_{τ}_{z}_{θ}_{θ}z_{τ}

The above formula reveals dimension reduction in terms of the marginal covariance matrix for _{τ}

_{τ}

In practical Bayesian computations, however, it is less efficient to directly use the formulas in (

_{z}_{τ}_{τ}_{τ}_{z}_{*} | θ, τ_{*}_{*}ẑ_{*}_{*}

Irrespective of the precise specifications, low-rank models tend to underestimate uncertainty (since they are driven by a finite number of random variables), hence, overestimate the residual variance (i.e., the nugget). Put differently, this arises from systemic over-smoothing or model under-specification by the low-rank model when compared to the parent model. For example, if

This phenomenon, in fact, is not dissimilar to what is seen in linear regression models and is especially transparent from writing the parent likelihood and low-rank likelihood as mixed linear models. To elucidate, suppose, without much loss of generality, that 𝒰 is a set with ^{2}_{θ}_{θ}_{1}_{2}, …, _{n}^{⊤} is now an _{1} : _{2}], where _{1} has _{1}_{1}^{2}_{1} is an ^{⊤} (_{B}^{⊤} (_{B}_{1} )_{A}_{B}_{B}_{1} +_{[(I−PB1)B2]}, which is a standard result in linear model theory, we find the excess residual variability in the low-rank likelihood is summarized by ^{⊤}
_{[(I−PB1)B2]}

In practical data analysis, the above phenomenon is usually manifested by an over-estimation of the nugget variance as it absorbs the residual variation from the low-rank approximation. Consider the following simple experiment. We simulated a spatial dataset using the spatial regression model in (_{1}_{2}, …, ℓ_{n}^{2} = 5, _{θ}_{θ}_{i}_{j}^{2} exp(−_{i}_{j}||^{2} = 5 and ^{2}_{n}_{×}
_{n}_{r}_{×}
_{r}_{θ}_{i},^{*}^{2}. Even with

Although this excess residual variability can be quantified as above (for any given value of the covariance parameters _{θ}^{2}. The difference _{KC}

One particular class of low-rank processes have been especially useful in providing easy tractability to the residual process. Let _{θ}^{*} be the ^{*} of

This single site interpolator, in fact, is a well-defined process _{θ}^{*}. The process is completely specified given the covariance function of the parent process and the set of knots, 𝒰^{*}. The corresponding basis functions in (_{θ}

Exploiting elementary properties of conditional expectations, we obtain

Therefore, var{_{η}_{,}_{θ}^{2}(ℓ).

Perhaps the simplest way to remedy the bias in the predictive process is to approximate the residual process

_{ε}

We present a brief simulation example revealing the benefits of the modified predictive process. We generate 2000 locations within a [0, 100] × [0, 100] square and then generate the outcomes from (^{2} = 1 for the spatial process, and with nugget variance ^{2} = 1. We then fit the predictive process and modified predictive process models derived from (^{2} by the predictive process and that the modified predictive process is able to adjust for the ^{2}. Not surprisingly, the RMSPE is essentially the same under either process model.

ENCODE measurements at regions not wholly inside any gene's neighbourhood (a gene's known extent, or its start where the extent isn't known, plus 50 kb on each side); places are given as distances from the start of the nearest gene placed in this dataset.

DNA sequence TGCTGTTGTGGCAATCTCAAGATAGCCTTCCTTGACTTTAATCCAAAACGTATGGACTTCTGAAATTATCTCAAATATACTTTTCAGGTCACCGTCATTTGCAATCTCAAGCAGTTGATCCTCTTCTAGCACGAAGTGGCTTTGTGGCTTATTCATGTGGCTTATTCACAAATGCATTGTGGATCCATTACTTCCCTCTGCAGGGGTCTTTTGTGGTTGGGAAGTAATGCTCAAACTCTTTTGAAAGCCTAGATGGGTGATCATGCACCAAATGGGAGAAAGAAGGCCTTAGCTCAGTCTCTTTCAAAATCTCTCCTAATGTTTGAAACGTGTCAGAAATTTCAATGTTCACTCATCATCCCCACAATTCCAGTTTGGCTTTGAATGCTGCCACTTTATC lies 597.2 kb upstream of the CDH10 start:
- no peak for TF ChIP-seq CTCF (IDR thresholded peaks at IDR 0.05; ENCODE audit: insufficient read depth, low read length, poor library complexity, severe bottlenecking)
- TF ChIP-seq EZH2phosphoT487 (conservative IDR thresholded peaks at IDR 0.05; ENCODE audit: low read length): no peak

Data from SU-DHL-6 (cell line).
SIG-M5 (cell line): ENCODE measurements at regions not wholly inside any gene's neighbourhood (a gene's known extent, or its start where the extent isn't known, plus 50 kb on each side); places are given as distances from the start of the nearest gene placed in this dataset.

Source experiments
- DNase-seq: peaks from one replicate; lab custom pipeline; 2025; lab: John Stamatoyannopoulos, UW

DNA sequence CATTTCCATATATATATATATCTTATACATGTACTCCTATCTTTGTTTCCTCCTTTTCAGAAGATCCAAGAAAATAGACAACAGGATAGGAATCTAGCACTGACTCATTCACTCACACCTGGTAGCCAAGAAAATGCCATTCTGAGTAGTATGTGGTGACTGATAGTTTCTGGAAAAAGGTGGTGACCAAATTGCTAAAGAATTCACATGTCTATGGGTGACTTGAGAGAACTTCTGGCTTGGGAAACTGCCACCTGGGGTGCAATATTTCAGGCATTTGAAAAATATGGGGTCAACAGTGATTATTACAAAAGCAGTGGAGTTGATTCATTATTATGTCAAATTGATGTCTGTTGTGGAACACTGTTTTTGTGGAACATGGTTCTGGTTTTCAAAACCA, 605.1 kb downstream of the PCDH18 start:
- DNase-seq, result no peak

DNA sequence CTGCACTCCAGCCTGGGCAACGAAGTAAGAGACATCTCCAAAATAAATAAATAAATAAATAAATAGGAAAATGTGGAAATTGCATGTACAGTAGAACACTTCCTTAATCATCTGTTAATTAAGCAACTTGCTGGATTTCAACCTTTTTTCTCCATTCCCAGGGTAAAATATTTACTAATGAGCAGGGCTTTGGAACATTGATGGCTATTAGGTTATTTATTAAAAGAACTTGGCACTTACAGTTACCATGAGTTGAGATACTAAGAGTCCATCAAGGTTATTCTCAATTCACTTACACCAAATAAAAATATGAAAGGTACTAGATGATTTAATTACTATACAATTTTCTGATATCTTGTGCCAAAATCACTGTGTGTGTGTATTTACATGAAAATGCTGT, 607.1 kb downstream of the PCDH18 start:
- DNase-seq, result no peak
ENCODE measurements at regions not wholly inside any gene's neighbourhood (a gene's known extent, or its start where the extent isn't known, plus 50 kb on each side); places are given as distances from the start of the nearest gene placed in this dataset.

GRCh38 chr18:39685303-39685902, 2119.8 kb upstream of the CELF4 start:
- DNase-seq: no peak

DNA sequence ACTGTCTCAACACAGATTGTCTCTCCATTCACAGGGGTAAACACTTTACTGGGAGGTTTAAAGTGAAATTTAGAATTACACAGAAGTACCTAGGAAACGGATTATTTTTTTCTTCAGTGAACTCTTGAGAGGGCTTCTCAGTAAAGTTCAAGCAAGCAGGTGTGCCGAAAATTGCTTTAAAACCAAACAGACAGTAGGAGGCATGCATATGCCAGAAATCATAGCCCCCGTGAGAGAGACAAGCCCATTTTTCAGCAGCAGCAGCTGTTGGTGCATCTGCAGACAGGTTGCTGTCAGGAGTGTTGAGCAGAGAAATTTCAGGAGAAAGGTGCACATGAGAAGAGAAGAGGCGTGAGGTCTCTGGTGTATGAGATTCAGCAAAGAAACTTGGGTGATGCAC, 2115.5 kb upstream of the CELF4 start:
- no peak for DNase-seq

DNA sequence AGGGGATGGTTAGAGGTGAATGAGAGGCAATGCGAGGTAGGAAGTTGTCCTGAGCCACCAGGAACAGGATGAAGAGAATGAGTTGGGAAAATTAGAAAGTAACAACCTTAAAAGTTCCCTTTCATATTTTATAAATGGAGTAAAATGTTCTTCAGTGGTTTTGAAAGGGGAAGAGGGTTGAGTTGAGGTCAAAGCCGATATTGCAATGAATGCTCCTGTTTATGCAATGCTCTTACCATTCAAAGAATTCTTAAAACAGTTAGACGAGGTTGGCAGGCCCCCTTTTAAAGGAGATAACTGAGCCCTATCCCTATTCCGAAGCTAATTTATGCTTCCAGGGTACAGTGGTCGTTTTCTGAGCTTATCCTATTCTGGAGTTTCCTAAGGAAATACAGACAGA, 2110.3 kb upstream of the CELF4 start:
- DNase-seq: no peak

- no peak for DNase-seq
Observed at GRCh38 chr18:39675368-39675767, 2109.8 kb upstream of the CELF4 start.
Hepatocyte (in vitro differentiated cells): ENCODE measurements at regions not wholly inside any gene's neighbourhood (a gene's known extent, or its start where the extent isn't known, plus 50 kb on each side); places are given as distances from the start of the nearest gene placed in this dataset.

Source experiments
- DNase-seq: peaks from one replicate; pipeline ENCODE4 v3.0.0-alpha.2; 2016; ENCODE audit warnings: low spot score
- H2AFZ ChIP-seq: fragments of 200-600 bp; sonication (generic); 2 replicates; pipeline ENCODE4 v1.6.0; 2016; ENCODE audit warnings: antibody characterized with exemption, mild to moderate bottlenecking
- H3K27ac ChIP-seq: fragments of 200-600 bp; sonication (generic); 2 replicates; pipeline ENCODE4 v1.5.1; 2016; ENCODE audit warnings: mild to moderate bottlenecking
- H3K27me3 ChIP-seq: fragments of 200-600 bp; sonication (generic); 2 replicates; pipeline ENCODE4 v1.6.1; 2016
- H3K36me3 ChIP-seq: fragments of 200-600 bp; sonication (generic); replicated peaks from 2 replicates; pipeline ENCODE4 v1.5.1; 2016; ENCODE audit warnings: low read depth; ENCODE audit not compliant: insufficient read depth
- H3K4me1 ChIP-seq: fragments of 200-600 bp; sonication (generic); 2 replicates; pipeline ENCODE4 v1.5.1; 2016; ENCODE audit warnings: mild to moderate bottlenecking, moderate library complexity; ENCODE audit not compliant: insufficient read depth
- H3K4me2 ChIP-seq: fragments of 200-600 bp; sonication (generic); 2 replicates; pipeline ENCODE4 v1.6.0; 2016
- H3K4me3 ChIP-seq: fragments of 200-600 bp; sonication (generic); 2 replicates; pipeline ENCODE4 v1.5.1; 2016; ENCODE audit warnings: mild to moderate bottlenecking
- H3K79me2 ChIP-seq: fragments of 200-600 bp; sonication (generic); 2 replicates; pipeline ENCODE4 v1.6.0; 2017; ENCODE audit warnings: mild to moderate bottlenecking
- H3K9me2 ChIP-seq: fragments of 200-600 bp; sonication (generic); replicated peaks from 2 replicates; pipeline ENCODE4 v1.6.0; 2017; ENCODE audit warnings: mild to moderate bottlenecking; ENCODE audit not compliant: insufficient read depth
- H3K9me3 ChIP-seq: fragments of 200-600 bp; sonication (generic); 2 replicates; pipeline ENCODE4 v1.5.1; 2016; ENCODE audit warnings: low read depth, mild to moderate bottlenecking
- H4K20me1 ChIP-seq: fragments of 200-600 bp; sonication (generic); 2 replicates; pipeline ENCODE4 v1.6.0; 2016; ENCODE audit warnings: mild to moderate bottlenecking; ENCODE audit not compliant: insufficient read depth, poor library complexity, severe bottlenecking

Further enhancements to the modified predictive process are possible. Since the modified predictive process adjusts only the variance, information in the covariance induced by the residual process _{tap}_{η}_{,}_{θ}_{tap}_{,}_{ν}_{η}_{,}_{θ}_{tap}_{,}_{ν}

Perhaps the most promising use of the predictive process, at least in terms of scalability to massive spatial datasets, is the recent multiresolution approximation proposed by _{1},ℒ_{2},…, ℒ_{J}_{j}_{1}(ℓ) such that Cov{_{1}(ℓ), _{1}(ℓ′)} = 0 if ℓ and ℓ′ are not in the same subregion and is equal to (

At the second resolution, each ℒ_{j}_{j}_{1},ℒ_{j}_{2},…, ℒ_{jm}_{1}(ℓ) ≈ _{1}(ℓ)+_{2}(ℓ), where _{1}(ℓ) is the predictive process derived from _{1}(ℓ) using the knots in ℒ_{j}_{j}_{2}(ℓ) is the analogous block-independent approximation across the subregions within each ℒ_{j}_{2}(ℓ), _{2}(ℓ′)} = 0 if ℓ and ℓ′ are not in the same level-2 subregion and will equal Cov{_{1}(ℓ), _{1}(ℓ′)} when ℓ and ℓ′ are in the same level-2 subregion. At resolution 3 we partition each of the level-2 subregions into level-3 subregions and continue the approximation of the residual process from the predictive process. At the end of ^{2}^{2}), where

To summarize, we do not recommend the use of

A very rich and flexible class of spatial and spatiotemporal models emerge from the hierarchical linear mixed model

_{u,θ}_{τ}_{θ}_{θ}

Bayesian inference proceeds, customarily, by sampling {_{β}, V_{β}_{y | θ,τ}_{y | θ,τ}_{τ}_{θ}_{z,u}^{2}) flops. Using the Sherman–Woodbury–Morrison formula in (_{y | θ,τ}

The primary computational bottleneck lies in evaluating the multivariate Gaussian likelihood _{y | θ,τ}^{⊤}, where

^{−1}^{/}^{2}_{θ}^{⊤}). Having obtained _{1} = ^{−1}^{/}^{2}_{2} = _{1}, and obtain _{r}^{⊤}). The log-target density for {

_{ii}_{ii}_{τ}^{2} + ^{3}) ≈ ^{2}) (since ^{3}) flops that would have been required for the analogous computations in a full Gaussian process model. In practice, Gaussian proposal distributions are employed for the Metropolis algorithm and all parameters with positive support are transformed to their logarithmic scale. Therefore, the necessary Jacobian adjustments are made to (

Starting with initial values for all parameters, each iteration of the MCMC executes the above calculations to provide a sample for {^{−1}^{/}^{2}[^{⊤}

We repeat the above computations for each iteration of the MCMC algorithm using the current values of the process parameters in Σ_{y}^{3}) and not as expensive. However, it will involve the inverse of _{z,θ}_{z,θ}_{z,θ}^{−1}_{z,θ}^{⊤}^{*} ~ N_{r}^{*}^{⊤}